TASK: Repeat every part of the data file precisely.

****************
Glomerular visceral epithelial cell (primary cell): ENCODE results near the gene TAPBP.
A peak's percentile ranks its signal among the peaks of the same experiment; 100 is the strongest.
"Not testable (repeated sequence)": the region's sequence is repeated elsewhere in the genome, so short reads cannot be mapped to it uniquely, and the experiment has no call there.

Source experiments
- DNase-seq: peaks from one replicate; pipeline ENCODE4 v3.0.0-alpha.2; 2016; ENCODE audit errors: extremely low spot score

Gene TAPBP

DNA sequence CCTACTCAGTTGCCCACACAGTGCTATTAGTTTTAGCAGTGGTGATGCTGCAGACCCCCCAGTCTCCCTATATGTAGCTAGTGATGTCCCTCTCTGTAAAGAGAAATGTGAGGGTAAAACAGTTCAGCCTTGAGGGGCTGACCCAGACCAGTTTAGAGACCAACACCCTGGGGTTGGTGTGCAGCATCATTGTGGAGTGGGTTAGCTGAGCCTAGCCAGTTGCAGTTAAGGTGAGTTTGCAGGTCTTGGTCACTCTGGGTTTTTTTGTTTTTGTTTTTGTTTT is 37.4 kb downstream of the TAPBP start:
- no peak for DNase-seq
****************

Glomerular visceral epithelial cell (primary cell): ENCODE results near the gene TAPBP.
A peak's percentile ranks its signal among the peaks of the same experiment; 100 is the strongest.
"Not testable (repeated sequence)": the region's sequence is repeated elsewhere in the genome, so short reads cannot be mapped to it uniquely, and the experiment has no call there.

Source experiments
- DNase-seq: peaks from one replicate; pipeline ENCODE4 v3.0.0-alpha.2; 2016; ENCODE audit errors: extremely low spot score

Gene TAPBP

DNA sequence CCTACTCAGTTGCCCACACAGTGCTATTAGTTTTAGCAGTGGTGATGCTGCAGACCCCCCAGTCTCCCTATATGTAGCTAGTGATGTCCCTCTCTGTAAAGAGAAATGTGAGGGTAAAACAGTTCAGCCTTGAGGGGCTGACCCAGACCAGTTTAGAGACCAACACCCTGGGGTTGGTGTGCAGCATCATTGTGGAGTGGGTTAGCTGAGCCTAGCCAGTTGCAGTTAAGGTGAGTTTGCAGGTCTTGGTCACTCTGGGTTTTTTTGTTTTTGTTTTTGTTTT is 37.4 kb downstream of the TAPBP start:
- no peak for DNase-seq